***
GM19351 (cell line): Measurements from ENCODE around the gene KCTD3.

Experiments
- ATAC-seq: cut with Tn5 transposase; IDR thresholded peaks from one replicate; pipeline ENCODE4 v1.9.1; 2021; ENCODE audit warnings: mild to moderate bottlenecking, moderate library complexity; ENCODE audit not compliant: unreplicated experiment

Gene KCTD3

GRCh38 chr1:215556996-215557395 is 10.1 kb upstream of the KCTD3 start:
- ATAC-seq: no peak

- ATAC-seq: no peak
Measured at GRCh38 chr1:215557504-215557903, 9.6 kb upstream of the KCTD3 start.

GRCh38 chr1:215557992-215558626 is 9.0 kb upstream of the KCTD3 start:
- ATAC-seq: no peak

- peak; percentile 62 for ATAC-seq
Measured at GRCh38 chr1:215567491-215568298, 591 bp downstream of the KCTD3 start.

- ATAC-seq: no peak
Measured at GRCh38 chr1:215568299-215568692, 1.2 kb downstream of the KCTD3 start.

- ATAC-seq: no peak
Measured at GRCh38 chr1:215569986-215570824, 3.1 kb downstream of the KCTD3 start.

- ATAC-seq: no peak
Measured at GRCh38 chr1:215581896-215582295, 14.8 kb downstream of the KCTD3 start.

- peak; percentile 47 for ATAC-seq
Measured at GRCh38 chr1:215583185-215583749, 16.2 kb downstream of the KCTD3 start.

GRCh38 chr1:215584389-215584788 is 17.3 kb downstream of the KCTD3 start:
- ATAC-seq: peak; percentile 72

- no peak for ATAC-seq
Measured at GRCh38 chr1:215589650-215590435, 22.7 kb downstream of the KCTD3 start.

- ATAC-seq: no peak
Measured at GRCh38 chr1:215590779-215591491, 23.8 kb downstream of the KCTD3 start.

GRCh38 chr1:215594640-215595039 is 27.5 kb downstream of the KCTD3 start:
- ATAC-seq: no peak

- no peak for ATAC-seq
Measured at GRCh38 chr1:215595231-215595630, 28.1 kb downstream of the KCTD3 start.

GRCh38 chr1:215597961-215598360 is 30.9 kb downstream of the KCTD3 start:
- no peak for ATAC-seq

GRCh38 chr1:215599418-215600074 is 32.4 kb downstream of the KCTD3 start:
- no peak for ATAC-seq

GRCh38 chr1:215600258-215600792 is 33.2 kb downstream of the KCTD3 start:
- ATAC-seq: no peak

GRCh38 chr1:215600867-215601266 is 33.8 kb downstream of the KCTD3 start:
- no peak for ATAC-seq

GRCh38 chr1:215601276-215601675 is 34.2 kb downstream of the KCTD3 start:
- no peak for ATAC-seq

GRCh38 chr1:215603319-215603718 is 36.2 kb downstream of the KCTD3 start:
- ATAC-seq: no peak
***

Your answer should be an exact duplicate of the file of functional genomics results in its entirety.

GM19351 (cell line): Measurements from ENCODE around the gene KCTD3.

Experiments
- ATAC-seq: cut with Tn5 transposase; IDR thresholded peaks from one replicate; pipeline ENCODE4 v1.9.1; 2021; ENCODE audit warnings: mild to moderate bottlenecking, moderate library complexity; ENCODE audit not compliant: unreplicated experiment

Gene KCTD3

GRCh38 chr1:215556996-215557395 is 10.1 kb upstream of the KCTD3 start:
- ATAC-seq: no peak

- ATAC-seq: no peak
Measured at GRCh38 chr1:215557504-215557903, 9.6 kb upstream of the KCTD3 start.

GRCh38 chr1:215557992-215558626 is 9.0 kb upstream of the KCTD3 start:
- ATAC-seq: no peak

- peak; percentile 62 for ATAC-seq
Measured at GRCh38 chr1:215567491-215568298, 591 bp downstream of the KCTD3 start.

- ATAC-seq: no peak
Measured at GRCh38 chr1:215568299-215568692, 1.2 kb downstream of the KCTD3 start.

- ATAC-seq: no peak
Measured at GRCh38 chr1:215569986-215570824, 3.1 kb downstream of the KCTD3 start.

- ATAC-seq: no peak
Measured at GRCh38 chr1:215581896-215582295, 14.8 kb downstream of the KCTD3 start.

- peak; percentile 47 for ATAC-seq
Measured at GRCh38 chr1:215583185-215583749, 16.2 kb downstream of the KCTD3 start.

GRCh38 chr1:215584389-215584788 is 17.3 kb downstream of the KCTD3 start:
- ATAC-seq: peak; percentile 72

- no peak for ATAC-seq
Measured at GRCh38 chr1:215589650-215590435, 22.7 kb downstream of the KCTD3 start.

- ATAC-seq: no peak
Measured at GRCh38 chr1:215590779-215591491, 23.8 kb downstream of the KCTD3 start.

GRCh38 chr1:215594640-215595039 is 27.5 kb downstream of the KCTD3 start:
- ATAC-seq: no peak

- no peak for ATAC-seq
Measured at GRCh38 chr1:215595231-215595630, 28.1 kb downstream of the KCTD3 start.

GRCh38 chr1:215597961-215598360 is 30.9 kb downstream of the KCTD3 start:
- no peak for ATAC-seq

GRCh38 chr1:215599418-215600074 is 32.4 kb downstream of the KCTD3 start:
- no peak for ATAC-seq

GRCh38 chr1:215600258-215600792 is 33.2 kb downstream of the KCTD3 start:
- ATAC-seq: no peak

GRCh38 chr1:215600867-215601266 is 33.8 kb downstream of the KCTD3 start:
- no peak for ATAC-seq

GRCh38 chr1:215601276-215601675 is 34.2 kb downstream of the KCTD3 start:
- no peak for ATAC-seq

GRCh38 chr1:215603319-215603718 is 36.2 kb downstream of the KCTD3 start:
- ATAC-seq: no peak